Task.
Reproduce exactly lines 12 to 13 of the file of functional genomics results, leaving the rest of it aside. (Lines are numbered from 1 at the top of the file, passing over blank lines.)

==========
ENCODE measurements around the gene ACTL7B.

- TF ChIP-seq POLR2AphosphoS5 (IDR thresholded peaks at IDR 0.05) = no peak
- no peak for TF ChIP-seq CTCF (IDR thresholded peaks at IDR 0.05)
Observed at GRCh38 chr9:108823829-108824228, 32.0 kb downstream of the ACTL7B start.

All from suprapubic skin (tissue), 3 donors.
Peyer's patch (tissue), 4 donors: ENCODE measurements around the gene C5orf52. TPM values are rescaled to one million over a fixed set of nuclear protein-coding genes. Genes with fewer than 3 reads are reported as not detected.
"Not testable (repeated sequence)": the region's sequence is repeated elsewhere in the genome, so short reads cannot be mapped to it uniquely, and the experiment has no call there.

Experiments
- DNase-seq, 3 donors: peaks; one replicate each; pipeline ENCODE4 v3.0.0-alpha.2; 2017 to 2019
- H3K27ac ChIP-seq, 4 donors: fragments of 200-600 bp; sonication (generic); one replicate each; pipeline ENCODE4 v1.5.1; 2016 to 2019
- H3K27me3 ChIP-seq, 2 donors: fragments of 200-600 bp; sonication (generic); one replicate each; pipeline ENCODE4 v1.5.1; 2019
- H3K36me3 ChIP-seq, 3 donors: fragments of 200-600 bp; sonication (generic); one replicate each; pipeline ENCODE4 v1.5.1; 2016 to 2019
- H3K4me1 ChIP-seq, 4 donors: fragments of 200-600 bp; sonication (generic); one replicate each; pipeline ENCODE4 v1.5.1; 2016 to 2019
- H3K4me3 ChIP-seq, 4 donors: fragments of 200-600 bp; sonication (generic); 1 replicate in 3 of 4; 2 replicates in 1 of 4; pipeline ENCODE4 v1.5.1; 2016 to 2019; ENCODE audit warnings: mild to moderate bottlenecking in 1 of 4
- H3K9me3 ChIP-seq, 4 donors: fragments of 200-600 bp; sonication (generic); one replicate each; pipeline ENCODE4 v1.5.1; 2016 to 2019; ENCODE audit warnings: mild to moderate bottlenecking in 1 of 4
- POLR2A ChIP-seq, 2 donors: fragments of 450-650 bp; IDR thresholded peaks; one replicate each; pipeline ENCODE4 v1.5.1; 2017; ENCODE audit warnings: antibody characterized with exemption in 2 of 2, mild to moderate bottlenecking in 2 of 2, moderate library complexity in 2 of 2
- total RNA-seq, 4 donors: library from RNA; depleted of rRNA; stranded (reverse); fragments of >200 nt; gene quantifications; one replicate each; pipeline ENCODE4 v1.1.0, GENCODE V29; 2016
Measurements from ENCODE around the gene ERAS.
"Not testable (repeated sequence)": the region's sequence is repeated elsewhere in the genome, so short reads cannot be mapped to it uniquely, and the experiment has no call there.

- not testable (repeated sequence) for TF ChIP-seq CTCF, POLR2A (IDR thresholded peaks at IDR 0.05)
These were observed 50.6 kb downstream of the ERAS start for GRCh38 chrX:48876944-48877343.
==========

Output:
- H3K36me3 ChIP-seq, 3 donors: fragments of 200-600 bp; sonication (generic); one replicate each; pipeline ENCODE4 v1.5.1; 2016 to 2019
- H3K4me1 ChIP-seq, 4 donors: fragments of 200-600 bp; sonication (generic); one replicate each; pipeline ENCODE4 v1.5.1; 2016 to 2019